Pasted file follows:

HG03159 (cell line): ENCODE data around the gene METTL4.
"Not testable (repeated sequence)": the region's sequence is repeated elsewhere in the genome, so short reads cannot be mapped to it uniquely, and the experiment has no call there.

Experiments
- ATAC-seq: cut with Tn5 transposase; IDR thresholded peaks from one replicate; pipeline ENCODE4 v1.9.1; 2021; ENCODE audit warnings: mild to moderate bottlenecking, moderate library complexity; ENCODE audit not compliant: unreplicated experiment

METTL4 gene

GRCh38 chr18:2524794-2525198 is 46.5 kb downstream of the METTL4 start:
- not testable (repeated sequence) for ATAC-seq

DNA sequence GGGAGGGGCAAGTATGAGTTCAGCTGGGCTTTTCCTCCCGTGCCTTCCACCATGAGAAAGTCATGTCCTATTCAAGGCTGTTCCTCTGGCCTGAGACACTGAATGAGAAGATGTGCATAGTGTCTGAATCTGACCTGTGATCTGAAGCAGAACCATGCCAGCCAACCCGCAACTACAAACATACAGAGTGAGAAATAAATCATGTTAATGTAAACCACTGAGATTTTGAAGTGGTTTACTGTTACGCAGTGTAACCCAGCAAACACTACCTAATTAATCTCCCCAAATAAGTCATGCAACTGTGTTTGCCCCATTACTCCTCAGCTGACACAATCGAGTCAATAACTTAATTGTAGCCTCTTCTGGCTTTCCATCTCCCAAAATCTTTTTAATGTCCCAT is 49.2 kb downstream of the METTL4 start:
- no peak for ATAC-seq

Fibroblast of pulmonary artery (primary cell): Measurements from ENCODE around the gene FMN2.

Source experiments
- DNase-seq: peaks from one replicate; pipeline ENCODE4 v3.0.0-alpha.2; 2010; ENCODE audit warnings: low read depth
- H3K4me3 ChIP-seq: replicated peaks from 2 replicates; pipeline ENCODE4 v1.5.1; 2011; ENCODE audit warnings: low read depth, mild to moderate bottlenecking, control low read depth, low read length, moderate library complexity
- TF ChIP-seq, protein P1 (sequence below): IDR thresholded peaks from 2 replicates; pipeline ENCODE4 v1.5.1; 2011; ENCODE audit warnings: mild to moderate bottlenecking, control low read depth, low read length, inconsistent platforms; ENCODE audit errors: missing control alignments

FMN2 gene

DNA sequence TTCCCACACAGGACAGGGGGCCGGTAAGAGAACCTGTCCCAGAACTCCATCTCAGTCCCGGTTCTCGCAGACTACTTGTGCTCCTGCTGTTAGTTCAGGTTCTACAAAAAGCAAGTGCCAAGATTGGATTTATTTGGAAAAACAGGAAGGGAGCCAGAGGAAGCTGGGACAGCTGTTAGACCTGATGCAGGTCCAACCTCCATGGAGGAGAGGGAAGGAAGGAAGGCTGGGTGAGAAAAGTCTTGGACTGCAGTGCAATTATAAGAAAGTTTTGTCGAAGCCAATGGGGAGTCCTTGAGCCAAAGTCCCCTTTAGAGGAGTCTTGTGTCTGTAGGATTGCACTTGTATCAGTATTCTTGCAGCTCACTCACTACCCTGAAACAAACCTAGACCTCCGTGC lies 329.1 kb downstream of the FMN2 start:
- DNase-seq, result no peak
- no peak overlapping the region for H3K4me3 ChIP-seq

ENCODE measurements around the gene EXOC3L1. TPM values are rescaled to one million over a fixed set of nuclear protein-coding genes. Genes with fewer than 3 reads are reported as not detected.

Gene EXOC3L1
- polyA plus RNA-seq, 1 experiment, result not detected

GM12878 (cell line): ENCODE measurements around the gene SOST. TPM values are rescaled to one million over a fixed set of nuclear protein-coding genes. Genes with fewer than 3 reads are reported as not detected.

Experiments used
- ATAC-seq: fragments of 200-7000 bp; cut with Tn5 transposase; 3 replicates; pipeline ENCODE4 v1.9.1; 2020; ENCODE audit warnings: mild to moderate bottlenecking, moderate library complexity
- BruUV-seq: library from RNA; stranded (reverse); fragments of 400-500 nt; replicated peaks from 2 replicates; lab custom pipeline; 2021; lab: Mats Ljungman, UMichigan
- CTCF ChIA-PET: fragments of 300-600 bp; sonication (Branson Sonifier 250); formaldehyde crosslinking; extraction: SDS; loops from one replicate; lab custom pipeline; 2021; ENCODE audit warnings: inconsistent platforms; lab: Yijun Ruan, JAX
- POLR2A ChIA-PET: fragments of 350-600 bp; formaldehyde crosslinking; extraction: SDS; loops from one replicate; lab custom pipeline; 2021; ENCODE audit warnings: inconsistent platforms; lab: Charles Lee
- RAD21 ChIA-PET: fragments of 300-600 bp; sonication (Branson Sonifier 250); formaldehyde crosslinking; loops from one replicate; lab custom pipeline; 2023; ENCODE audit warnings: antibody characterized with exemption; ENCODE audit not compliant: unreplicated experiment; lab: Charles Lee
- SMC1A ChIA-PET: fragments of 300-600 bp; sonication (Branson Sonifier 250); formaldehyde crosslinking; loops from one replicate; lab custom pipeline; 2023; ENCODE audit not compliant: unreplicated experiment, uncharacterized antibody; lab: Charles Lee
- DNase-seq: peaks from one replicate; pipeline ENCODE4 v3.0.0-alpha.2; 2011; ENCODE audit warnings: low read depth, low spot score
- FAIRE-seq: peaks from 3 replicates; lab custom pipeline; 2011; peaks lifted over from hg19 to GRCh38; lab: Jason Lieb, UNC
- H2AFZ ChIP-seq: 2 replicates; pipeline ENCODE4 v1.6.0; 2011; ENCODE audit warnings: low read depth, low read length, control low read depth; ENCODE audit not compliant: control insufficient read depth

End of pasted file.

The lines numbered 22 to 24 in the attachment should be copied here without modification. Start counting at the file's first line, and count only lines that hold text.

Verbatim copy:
GM12878 (cell line): ENCODE measurements around the gene SOST. TPM values are rescaled to one million over a fixed set of nuclear protein-coding genes. Genes with fewer than 3 reads are reported as not detected.

Experiments used
- ATAC-seq: fragments of 200-7000 bp; cut with Tn5 transposase; 3 replicates; pipeline ENCODE4 v1.9.1; 2020; ENCODE audit warnings: mild to moderate bottlenecking, moderate library complexity